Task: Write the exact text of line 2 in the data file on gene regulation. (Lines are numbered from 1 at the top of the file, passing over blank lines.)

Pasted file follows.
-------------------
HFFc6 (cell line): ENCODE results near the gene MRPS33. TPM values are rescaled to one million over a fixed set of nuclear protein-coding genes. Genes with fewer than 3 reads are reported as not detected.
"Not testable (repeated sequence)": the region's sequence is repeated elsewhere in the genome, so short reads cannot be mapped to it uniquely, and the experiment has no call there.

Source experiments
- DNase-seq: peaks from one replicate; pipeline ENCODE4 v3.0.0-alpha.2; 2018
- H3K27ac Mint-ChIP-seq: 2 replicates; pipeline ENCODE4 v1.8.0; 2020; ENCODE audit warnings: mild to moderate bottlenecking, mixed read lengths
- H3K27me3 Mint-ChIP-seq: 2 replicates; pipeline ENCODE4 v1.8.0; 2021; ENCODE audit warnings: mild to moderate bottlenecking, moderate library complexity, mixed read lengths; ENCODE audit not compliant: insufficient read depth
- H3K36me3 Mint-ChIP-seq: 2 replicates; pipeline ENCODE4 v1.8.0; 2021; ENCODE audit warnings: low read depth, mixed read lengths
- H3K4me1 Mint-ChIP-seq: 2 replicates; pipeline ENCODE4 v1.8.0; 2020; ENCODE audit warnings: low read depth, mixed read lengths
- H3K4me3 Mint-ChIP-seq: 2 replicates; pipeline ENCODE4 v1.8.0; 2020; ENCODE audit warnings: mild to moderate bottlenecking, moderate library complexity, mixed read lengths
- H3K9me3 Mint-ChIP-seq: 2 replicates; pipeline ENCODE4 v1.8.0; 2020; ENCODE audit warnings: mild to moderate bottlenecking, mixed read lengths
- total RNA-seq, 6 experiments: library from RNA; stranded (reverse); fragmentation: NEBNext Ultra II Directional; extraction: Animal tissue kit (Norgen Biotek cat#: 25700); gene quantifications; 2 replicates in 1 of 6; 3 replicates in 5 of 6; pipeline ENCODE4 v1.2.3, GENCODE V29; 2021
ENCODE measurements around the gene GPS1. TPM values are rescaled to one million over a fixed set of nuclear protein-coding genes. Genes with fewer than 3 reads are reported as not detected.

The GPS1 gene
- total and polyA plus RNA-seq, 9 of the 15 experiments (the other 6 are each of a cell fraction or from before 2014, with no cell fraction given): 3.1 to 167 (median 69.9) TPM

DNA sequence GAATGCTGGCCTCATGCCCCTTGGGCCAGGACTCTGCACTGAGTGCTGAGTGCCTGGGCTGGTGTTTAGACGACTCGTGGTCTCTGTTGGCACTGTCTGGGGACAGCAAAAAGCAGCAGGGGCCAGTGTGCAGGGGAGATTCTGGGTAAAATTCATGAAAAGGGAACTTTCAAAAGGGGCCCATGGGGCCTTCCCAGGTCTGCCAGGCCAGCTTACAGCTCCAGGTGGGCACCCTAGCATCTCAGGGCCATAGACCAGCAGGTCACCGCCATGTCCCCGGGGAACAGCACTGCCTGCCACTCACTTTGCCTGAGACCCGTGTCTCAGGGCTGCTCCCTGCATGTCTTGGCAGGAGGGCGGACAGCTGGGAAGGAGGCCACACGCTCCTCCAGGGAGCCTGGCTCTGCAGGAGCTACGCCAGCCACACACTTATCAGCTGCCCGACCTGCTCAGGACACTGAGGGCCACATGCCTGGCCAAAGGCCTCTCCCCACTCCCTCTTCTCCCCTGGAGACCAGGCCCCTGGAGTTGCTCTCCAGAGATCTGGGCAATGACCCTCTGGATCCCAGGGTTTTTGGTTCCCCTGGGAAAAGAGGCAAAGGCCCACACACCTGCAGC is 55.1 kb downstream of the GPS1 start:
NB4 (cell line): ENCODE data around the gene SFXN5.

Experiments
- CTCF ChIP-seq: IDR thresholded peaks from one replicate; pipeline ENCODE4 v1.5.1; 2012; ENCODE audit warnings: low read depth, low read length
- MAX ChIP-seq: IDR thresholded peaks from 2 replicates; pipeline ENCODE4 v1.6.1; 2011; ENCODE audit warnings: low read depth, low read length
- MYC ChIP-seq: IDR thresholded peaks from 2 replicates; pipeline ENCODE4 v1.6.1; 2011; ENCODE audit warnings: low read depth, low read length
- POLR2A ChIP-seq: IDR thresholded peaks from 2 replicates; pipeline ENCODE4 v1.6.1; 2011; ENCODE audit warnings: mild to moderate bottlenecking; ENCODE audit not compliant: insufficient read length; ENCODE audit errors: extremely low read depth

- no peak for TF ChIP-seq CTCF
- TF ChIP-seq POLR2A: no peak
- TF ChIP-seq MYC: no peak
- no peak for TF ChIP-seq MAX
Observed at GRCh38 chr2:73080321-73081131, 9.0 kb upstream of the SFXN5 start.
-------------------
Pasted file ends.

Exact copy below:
"Not testable (repeated sequence)": the region's sequence is repeated elsewhere in the genome, so short reads cannot be mapped to it uniquely, and the experiment has no call there.